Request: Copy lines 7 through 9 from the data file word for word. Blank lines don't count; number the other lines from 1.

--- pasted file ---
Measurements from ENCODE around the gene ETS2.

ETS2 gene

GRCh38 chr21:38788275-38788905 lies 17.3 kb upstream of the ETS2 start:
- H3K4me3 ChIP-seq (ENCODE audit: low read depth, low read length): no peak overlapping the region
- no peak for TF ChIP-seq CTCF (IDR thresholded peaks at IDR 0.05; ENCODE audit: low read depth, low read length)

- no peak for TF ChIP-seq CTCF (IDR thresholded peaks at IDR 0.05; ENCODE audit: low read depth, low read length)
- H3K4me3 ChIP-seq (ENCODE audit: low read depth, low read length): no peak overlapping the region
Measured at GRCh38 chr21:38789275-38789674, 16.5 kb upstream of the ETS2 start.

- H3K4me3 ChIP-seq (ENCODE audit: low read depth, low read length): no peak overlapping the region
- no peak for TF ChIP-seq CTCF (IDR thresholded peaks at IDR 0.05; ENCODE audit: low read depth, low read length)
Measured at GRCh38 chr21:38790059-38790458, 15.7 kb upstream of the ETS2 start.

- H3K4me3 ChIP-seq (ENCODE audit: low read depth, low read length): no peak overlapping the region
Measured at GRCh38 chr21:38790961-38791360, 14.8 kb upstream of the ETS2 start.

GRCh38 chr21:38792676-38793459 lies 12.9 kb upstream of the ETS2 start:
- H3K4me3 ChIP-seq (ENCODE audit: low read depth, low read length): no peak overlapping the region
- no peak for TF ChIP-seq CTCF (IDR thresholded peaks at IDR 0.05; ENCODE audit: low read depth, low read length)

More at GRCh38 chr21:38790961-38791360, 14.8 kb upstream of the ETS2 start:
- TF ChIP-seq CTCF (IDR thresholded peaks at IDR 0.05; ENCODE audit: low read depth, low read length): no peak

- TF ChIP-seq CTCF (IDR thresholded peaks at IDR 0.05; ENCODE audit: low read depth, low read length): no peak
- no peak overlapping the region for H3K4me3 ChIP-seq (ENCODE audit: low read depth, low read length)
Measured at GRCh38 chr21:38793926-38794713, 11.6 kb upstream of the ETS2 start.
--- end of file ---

- H3K4me3 ChIP-seq (ENCODE audit: low read depth, low read length): no peak overlapping the region
Measured at GRCh38 chr21:38789275-38789674, 16.5 kb upstream of the ETS2 start.

- H3K4me3 ChIP-seq (ENCODE audit: low read depth, low read length): no peak overlapping the region